Every Sunday morning for the last eight years, I have the honor and privilege of teaching kickboxing to amazing, strong, alive and loving men, women and teens. Each Sunday, as I fasten the mic to the back of my sports bra and adjust the mouth piece to be certain I am heard, it's like nothing else in the world matters. There is no Facebook post I'd rather check, no text I'd rather read and nothing else I'd rather be doing, than to look out into a room of at least fifty people, who not only choose to exercise but choose to do it with me. I get to watch peoples' bodies change shape, size and age, with grace and a welcoming spirit...I assume. I get to witness beautiful newly pregnant women grow and grow over the weeks, give birth, then return to class, continuing on their way like it never happened!
As fitness instructors, especially in Southern California, it it subtly implied we are to have a certain body; Like, our students should be able to see our hard abs, admire our cut arms and marvel at our muscular legs. They should be thinking to themselves; she must eat perfectly. I want her arms. I want her small waist. And why shouldn't they? Since our culture has decided a large body is a body that is not being taken care of, it makes sense no one would want to take a fitness class from a teacher who CLEARLY doesn't care about fitness! Unfortunately, this is where my suffering begins...
When I first started teaching, at age twenty, I was at the beginning of my journey through chronic dieting. I had been (and still was) a binge eater/food hoarder for most of my childhood and teen years and now I was determined to count calories, restrict food and exercise 2+ hours a day, in hopes of molding my body into something different, something better. Funny how all that behavior lead to binging, anyway...
For the record, no matter what diet pill I was taking, how many calories I restricted, the weight loss hypnotherapy (what a joke!) or how much rigorous, exhausting, abusive exercise I made my body perform, I was NEVER able to see my abs. Ever. I'd lose weight, sure, but I couldn't keep it off and couldn't understand why. So, I'd put on more weight than I took off, diet, binge, diet, binge, and wake up Sunday mornings, look sixty people in their eyes and profess to be a health and fitness professional-expert-Goddess. Some days, I'd secretly wish I'd gain so much weight that my class following would dwindle to nothing and my boss would have to let me go. Then I'd be truly free to eat my feelings, cry over spilled pesto sauce, which I ate by the spoonful, and not have to wear spandex, shouting into a microphone, you can do it! I believe in you! If I can do it, you can do it! at the end of it all.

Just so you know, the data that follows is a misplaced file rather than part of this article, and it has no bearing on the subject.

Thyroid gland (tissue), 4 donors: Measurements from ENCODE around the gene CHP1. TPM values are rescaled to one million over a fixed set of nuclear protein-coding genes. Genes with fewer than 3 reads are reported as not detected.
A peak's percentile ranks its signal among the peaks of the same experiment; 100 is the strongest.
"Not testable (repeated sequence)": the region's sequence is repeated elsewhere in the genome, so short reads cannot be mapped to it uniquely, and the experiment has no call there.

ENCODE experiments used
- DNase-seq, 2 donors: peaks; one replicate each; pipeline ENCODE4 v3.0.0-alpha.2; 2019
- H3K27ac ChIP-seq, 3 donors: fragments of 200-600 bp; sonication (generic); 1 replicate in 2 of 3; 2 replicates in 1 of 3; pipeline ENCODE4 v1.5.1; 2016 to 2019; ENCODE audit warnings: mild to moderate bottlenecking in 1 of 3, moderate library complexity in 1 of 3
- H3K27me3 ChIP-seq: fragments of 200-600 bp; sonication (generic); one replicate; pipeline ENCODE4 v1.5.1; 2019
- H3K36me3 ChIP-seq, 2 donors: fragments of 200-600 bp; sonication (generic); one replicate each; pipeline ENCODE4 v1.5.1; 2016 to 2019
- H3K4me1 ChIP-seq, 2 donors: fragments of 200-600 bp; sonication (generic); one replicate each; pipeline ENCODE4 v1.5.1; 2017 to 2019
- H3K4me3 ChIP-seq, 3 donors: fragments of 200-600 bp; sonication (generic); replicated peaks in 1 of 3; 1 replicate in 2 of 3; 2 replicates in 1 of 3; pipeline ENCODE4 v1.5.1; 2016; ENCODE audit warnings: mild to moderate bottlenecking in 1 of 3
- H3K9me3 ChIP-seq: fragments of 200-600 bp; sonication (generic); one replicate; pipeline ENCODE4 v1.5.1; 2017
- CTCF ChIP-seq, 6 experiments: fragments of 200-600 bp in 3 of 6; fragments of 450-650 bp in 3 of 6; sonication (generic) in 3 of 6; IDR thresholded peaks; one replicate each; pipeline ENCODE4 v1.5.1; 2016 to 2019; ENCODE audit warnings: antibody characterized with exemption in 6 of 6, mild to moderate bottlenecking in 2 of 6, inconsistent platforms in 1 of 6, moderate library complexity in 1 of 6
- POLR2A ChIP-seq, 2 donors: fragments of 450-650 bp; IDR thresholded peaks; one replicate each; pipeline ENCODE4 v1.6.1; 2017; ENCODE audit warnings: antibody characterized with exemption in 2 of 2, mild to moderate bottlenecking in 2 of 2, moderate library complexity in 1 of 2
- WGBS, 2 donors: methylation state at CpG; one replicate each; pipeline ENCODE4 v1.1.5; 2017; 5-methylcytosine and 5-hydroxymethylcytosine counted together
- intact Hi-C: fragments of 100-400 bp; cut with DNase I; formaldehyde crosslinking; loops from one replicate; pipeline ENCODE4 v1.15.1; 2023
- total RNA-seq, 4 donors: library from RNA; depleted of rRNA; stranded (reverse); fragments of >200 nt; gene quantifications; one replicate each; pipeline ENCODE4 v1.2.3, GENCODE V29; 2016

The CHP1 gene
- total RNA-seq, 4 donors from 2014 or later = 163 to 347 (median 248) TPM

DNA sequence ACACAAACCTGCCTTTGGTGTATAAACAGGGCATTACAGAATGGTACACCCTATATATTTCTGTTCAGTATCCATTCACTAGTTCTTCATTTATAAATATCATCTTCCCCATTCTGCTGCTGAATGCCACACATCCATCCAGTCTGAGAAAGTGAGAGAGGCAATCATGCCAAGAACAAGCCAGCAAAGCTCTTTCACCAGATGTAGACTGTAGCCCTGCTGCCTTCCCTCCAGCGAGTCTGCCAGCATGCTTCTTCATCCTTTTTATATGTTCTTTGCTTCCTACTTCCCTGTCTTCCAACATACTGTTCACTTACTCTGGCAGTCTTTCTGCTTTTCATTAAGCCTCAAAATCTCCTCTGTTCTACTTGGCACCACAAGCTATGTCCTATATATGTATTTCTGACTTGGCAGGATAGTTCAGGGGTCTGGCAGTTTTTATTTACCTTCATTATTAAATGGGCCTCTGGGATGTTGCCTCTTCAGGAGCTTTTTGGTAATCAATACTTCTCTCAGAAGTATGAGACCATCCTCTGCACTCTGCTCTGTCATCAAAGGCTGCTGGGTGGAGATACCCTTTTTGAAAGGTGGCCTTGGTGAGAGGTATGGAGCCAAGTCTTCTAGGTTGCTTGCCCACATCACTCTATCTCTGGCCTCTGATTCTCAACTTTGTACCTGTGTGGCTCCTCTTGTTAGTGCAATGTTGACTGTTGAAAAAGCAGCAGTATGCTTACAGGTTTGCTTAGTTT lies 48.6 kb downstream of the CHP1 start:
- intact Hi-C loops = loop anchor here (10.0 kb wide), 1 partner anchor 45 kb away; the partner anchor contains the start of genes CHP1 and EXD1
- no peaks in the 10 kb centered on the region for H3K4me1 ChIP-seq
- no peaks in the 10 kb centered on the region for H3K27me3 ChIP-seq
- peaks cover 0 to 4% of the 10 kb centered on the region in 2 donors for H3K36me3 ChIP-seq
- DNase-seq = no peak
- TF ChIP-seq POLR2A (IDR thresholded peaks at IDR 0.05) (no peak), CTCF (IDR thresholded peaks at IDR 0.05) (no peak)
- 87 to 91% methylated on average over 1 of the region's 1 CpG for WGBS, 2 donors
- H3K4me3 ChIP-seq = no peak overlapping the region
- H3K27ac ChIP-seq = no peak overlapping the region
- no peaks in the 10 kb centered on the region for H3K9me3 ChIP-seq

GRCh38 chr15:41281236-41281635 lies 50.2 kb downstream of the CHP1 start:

It's been about two years since I've been on a diet or actively tried to lose weight. I have not binged, however I do occasionally eat past the point of satisfaction. My body, in my eyes, is bigger than I've ever been used to, but I've also never allowed my body to find its natural weight so I'm learning more about her everyday. I give her the freedom to find her true size and in the meantime, eat good, whole, pleasurable foods and exercise in a way that feels good. My body is always doing what she needs to do, to feel comfortable and safe. I don't have shame around food and I acknowledge that the voice in my head that tells me I'm too fat to be an instructor, is a moron. Plain and simple. A moron.
Today, when I get up on that stage, fasten the mic to the back of my sports bra and adjust the mouth piece to be certain I am heard, I make sure to remind my students, that we are here because it makes our body feel good. I tell them they are to honor their body and that if they need a break, they are to take it. I affirm that we are not here to burn off foods we have eaten and we are CERTAINLY not here to burn off food we ARE GOING to eat.
It used to bother me that students never ask me how to lose weight, what to eat, how many calories they've burned, etc. I used to feel ashamed I might not have the body that reflected I had answers to any of those questions. But now, I'm grateful for it. I'm glad to talk to my students about life rather than weight loss. I'm honored to go over proper form with the seventy year-old who religiously stands in the same spot each week. I am proud when I hear students tell me AND my Mother --who is a Trainer at the gym-- how much energy I have, how challenging my class is and how funny I am.
To be very honest, I'm not much happier in my body, but I am a better person. I am a better teacher. I thank my loyal class on Sunday mornings, who hold space for me to be nutty, dance shamelessly, speak unabashedly and sometimes joke inappropriately. I appreciate them for letting me be embarrassed about the sweat that now travels down my back and pools in all the wrong places. I thank them for reminding me it happens to them, too. I thank them for trusting that I am every bit as qualified to be their fitness instructor, because fitness is not defined by the number on the scale or the size of a body. I thank them not only for being my light at the end of the tunnel but for allowing me to be that light for them.